The Charlotte, N.C., firm, which serves customers across six states, was approved to fly UAS to aid in the construction, operation and repair of its utility infrastructure as well support its maintenance. Duke anticipates doing inspections of its spoilers, stacks and solar arrays as well as monitoring vegetation and power lines. To do all of this the company plans to operate 16 different unmanned aircraft including the Indago and AeroVironment’s Puma, Shrike and Qube.
Capabilities fit Operational Requirements
The Shrike is a small vertical takeoff/vertical landing aircraft that can be carried and deployed by a single person. The quadcopter operates quietly and can hover-and-stare or perch-and-stare. It was designed for “front-line day/night intelligence, surveillance and reconnaissance,” according to the company and has a modular payload bay.
The Qube quadcopter is similar to the Shrike in appearance though it uses a simpler user interface. The 3-foot quadcopter is able to stay aloft for as long as 40 minutes and carries dual high-resolution color and thermal cameras. Designed for police use, the quadrotor can fit into the trunk of a car and be assembled for launch in less than 5 minutes. Once aloft the Qube transmits live video directly to the operator.
Duke Energy is not the only firm with FAA approval to use the Qube. Blue-Chip Unmanned Aerial Solutions, Inc. got the thumbs-up July 20 to fly that platform as well as a dozen other types and sizes of unmanned aircraft. The Wichita, Kan., firm plans to provide services to the oil and gas industry and the agricultural sector. It will also offer aerial and wildlife photography.
Duke Energy and three other firms will be using another battle-tested AeroVironment aircraft—the Puma.
The Puma is a fixed-wing UAS that can fly for up to two hours over a range of 15 km (9.3 miles). It has 9-foot wings, weighs 13 lbs. and has one other particularly interesting feature: it’s waterproof.
The Puma got a big break in 2013 when the FAA issued one of two restricted category type certificates allowing it to fly across arctic waters to support oil spill response and wildlife surveillance over the Beaufort Sea. Those approvals, the other one was issued to Insitu’s Scan Eagle, were the first time commercial UAS operations were allowed in the United States.
Another break came the following year when regulators issued a Certificate of Waiver or Authorization (COA) allowing the company to survey pipelines, roads and equipment at the Prudhoe Bay, AK, oilfield for energy company BP (British Petroleum).
At least three other firms now have plans to use the Puma commercially.
WinTec Arrowmaker, Inc., located in Fort Washington, Md., intends to use the Puma and at least two other UAS to do infrastructure inspections, aerial photography, crop monitoring, photogrammetry, disaster survey and search and rescue as well as research and development.
Cambervision of Needham, Mass., asked in June to add the Puma to its already approved exemption. The firm also sought to expand its offerings from aerial data collection and training to be able to provide UAS-based photography and videography.
Interestingly, AeroVironment itself has requested and received an exemption to offer a suite of services using the Puma. In its filing the firm said the Puma’s capabilities, along with AeroVironment’s experience, “make it ideally suited to conduct commercial operations such as agriculture, aerial surveying, and patrolling in remote areas.”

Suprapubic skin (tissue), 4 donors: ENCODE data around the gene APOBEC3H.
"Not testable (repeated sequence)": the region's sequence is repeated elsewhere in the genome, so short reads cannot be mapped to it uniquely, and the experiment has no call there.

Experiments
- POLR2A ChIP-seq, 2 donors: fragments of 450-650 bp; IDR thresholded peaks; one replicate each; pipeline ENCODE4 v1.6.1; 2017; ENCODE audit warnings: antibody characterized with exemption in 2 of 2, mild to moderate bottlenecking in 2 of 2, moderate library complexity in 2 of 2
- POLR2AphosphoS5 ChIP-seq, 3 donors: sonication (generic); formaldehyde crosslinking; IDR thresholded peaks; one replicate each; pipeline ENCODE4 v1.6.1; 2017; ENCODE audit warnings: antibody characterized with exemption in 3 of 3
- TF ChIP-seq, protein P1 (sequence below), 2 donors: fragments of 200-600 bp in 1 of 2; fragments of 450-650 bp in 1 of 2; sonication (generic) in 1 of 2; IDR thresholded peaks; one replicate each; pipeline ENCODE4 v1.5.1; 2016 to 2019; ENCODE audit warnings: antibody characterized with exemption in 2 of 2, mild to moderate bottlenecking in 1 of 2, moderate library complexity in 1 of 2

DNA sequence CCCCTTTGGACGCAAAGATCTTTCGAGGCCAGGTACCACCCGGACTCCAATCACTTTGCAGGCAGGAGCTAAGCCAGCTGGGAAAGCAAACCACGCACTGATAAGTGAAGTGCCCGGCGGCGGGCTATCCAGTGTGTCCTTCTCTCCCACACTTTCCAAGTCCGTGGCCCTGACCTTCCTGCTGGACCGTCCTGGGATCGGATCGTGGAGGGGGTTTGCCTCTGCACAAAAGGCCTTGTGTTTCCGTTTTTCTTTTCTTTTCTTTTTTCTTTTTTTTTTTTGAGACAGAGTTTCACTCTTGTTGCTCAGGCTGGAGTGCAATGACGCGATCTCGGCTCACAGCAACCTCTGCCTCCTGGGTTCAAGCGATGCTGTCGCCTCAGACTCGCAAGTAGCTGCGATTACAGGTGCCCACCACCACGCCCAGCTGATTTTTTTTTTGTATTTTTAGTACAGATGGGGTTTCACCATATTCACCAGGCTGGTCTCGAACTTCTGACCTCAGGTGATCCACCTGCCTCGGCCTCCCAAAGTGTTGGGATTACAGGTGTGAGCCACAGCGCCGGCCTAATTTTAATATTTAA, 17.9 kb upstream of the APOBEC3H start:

“There are so many (remote sensing) opportunities out there,” said Richard Brasel, AeroVironment’s director for programs—commercial services. “It seems like every time you open up a door, 10 other doors open.”
The energy sector is of particular interest given the firm’s work along Alaska’s North Slope. That is experience upon which the firm wants to build, Brasel said, not just in the United States but globally.
“We are going to pursue that,” Brasel told Inside Unmanned Systems. “Right now we’re concentrating up in Alaska in the energy (sector) and then looking for other opportunities in the continental United States.” But there are restrictions because of FAA requirements, he said, that bar extended, over-the-horizon flights. “So we’re looking for other opportunities as well.”
Energy firms are moving quickly to adopt UAS technology in part, he suggested, because the applicability of the technology is fairly clear and direct.
“Things like surveillance of pipelines and surveillance of power line transmission, access roads—that’s the kind of stuff UAVs (unmanned aerial vehicles) have been doing for a long time in the military sector. The translation of the technology over to the energy sector is pretty straightforward,” he explained.
New Business Models
AeroVironment, however, is interested in building on its experience to develop a new business line. While it is prepared to sell the Puma as a platform, the firm wants to use its hardware and expertise to provide information services.
“We’ve built a massive cloud-based back office data processing and integration capability,” said Steven Gitlin, AeroVironment vice president for marketing strategy, communications and investor relations. “So what we’re delivering on the North Slope are high-value information services on a turnkey basis.”
Gitlin said the firm, which has been working with UAS since it developed the aptly named Broomstick platform in the 1990s, is uniquely capable of offering such services “because of all the scar tissue we’ve built up over a quarter century.”
“We’ve learned a lot—you make a lot of mistakes you learn a lot,“ he told the Drone Tech attendees.
While the speed and markedly lower expense of using unmanned aircraft is a key selling point—his firm can do an Alaska pipeline survey job that used to take a week in just 30 minutes— the real value is delivering to the customer insights that they can use to make better decisions.
“They don’t want data,” said Gitlin. “We’re flooded with data. There’s way too much of that. They want insight.”
For example, he said, don’t tell customers how many feet of pipeline they have or how many different pipelines there are. Tell them if the pipeline “is within or outside of tolerance on a very, very low level of detail with what it should be to maintain safe operations.”
“That kind of information—that really helps somebody understand their operation better and manage it more effectively,” Gitlin said.